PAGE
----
On March 3rd the sun shone, the weather began to change and the snow thawed. Walking along a trail I’ve named “Lower Turtle Trail,” my curiosity got the better of me. Wonder if I can find a snake under any of the many logs along the way. Slowly, I turned over a log, rolling it toward me so nothing that could bite could get to me. No snake. But glistening in the sunlight were some bright metallic green flies – or so I thought at the time. But back at the house, browsing the books, it just didn’t fit. At first I thought it might be a green bottle fly. But the eyes weren’t the right color and the wings were held differently. Then looking some more, thought perhaps a Condylostylid long-legged fly. Humm, the legs weren’t right, not skinny and black; plus the wings didn’t have the right pattern. Now what. Started thinking about those legs. So took a look at another photo of that insect.
Yes, indeedy, look at those really hairy legs, very much like a bee. I already knew not all bees are yellow and black.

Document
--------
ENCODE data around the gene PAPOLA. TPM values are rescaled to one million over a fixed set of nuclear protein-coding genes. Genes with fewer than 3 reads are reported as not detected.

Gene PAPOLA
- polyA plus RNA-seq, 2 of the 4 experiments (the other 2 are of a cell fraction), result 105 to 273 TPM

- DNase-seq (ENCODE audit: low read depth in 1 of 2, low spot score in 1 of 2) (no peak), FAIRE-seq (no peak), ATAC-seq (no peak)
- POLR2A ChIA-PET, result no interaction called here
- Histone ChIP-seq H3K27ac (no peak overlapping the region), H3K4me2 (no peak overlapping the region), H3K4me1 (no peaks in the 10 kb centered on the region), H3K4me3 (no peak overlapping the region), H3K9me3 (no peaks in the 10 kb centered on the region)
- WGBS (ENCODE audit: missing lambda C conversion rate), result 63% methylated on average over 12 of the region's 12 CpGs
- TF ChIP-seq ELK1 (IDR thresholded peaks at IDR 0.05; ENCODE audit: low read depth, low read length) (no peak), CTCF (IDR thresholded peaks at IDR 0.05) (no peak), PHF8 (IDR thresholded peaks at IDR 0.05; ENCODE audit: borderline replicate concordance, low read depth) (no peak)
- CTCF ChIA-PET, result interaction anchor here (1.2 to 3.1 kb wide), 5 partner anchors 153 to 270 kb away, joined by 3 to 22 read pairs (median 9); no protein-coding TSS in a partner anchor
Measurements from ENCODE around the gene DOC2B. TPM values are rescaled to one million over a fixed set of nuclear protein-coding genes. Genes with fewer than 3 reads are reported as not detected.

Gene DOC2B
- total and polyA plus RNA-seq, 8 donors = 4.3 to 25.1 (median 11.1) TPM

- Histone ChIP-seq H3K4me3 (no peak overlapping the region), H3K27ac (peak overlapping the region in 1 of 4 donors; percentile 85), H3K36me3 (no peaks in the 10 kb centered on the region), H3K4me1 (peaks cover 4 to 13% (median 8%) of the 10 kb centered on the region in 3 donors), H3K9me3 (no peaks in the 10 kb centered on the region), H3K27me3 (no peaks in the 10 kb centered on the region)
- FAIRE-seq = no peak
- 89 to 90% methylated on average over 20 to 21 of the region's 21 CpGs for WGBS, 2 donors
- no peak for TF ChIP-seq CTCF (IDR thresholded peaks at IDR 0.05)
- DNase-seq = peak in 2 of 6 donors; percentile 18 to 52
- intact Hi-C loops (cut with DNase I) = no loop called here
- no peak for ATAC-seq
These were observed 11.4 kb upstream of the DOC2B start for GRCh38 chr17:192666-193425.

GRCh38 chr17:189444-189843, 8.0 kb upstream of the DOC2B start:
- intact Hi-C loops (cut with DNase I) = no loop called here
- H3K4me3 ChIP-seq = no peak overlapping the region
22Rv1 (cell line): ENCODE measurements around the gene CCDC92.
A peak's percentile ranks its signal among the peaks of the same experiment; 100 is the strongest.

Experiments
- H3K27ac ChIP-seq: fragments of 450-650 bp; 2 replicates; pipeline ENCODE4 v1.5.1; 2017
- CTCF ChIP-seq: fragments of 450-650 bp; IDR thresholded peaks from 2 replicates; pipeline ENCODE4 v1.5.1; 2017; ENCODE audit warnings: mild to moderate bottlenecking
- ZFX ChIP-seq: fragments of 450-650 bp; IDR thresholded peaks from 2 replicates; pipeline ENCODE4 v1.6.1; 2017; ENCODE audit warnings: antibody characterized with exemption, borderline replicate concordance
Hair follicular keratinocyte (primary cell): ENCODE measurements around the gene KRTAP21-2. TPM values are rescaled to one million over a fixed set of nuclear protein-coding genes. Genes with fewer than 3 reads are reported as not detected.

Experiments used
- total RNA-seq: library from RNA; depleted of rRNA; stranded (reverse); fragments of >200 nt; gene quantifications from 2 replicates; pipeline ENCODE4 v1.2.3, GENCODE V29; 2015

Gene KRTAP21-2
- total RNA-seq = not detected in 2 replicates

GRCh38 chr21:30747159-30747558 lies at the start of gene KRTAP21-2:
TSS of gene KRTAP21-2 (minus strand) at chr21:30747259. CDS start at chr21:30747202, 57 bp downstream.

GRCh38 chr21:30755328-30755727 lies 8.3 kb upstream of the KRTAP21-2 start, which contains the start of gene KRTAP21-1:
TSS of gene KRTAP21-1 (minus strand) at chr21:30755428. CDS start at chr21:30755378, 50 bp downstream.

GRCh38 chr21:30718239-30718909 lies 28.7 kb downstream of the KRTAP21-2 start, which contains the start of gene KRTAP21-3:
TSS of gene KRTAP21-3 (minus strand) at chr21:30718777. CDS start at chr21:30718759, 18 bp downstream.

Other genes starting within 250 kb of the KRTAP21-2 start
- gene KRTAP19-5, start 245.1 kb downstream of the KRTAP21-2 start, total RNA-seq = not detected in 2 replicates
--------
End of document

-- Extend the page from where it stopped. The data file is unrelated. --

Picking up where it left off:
And there it was in the book: Augochlora Green Metallic Bees. It fit. Not only the description and the photo, but the description of where it can be found. It seems that the female bee tunnels into dead wood, such as that under the log, to make cells. Into each cell she puts a ball of pollen and nectar. With that done, she lays an egg on top. When the egg hatches, the larvae has plenty of food. Good thing too, for it is obvious that these larvae and pupae (where they change into the final adult) are developing during a time of really cold weather.
So this one and the others I saw under the log, are just about ready to go. Where are they going to find pollen and nectar? I wonder, what is flowering now? Nothing obvious, then I thought about the Trout lily, yellow star grass and other small cold weather plants. One thing leads to another. So now guess what I’m looking for.